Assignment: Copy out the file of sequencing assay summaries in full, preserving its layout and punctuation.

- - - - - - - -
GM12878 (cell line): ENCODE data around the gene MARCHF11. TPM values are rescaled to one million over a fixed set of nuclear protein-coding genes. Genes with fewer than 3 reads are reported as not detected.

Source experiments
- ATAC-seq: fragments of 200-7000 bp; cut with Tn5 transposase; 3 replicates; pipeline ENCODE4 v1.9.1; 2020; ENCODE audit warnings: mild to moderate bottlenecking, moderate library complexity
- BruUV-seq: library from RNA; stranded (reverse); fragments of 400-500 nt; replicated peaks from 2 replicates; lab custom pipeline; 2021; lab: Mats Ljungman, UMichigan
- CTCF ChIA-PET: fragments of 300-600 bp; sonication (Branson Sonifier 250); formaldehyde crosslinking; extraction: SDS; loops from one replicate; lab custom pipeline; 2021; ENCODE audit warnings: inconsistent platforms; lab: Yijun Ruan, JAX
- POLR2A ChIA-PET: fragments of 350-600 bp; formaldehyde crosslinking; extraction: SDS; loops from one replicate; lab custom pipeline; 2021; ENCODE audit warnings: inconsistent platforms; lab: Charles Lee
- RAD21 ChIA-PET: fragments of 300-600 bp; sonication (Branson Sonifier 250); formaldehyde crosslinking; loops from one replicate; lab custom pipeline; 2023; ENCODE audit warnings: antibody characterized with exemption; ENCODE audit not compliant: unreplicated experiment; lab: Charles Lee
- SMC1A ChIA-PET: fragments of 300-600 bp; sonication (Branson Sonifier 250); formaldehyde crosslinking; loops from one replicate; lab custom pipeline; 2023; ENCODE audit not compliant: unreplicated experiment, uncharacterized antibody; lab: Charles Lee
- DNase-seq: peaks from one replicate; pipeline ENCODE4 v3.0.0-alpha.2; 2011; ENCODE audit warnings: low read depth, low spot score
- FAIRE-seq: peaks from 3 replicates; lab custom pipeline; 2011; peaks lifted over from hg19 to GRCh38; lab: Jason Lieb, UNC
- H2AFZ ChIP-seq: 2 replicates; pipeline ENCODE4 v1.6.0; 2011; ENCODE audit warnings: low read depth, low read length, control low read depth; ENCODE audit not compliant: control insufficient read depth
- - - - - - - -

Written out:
GM12878 (cell line): ENCODE data around the gene MARCHF11. TPM values are rescaled to one million over a fixed set of nuclear protein-coding genes. Genes with fewer than 3 reads are reported as not detected.

Source experiments
- ATAC-seq: fragments of 200-7000 bp; cut with Tn5 transposase; 3 replicates; pipeline ENCODE4 v1.9.1; 2020; ENCODE audit warnings: mild to moderate bottlenecking, moderate library complexity
- BruUV-seq: library from RNA; stranded (reverse); fragments of 400-500 nt; replicated peaks from 2 replicates; lab custom pipeline; 2021; lab: Mats Ljungman, UMichigan
- CTCF ChIA-PET: fragments of 300-600 bp; sonication (Branson Sonifier 250); formaldehyde crosslinking; extraction: SDS; loops from one replicate; lab custom pipeline; 2021; ENCODE audit warnings: inconsistent platforms; lab: Yijun Ruan, JAX
- POLR2A ChIA-PET: fragments of 350-600 bp; formaldehyde crosslinking; extraction: SDS; loops from one replicate; lab custom pipeline; 2021; ENCODE audit warnings: inconsistent platforms; lab: Charles Lee
- RAD21 ChIA-PET: fragments of 300-600 bp; sonication (Branson Sonifier 250); formaldehyde crosslinking; loops from one replicate; lab custom pipeline; 2023; ENCODE audit warnings: antibody characterized with exemption; ENCODE audit not compliant: unreplicated experiment; lab: Charles Lee
- SMC1A ChIA-PET: fragments of 300-600 bp; sonication (Branson Sonifier 250); formaldehyde crosslinking; loops from one replicate; lab custom pipeline; 2023; ENCODE audit not compliant: unreplicated experiment, uncharacterized antibody; lab: Charles Lee
- DNase-seq: peaks from one replicate; pipeline ENCODE4 v3.0.0-alpha.2; 2011; ENCODE audit warnings: low read depth, low spot score
- FAIRE-seq: peaks from 3 replicates; lab custom pipeline; 2011; peaks lifted over from hg19 to GRCh38; lab: Jason Lieb, UNC
- H2AFZ ChIP-seq: 2 replicates; pipeline ENCODE4 v1.6.0; 2011; ENCODE audit warnings: low read depth, low read length, control low read depth; ENCODE audit not compliant: control insufficient read depth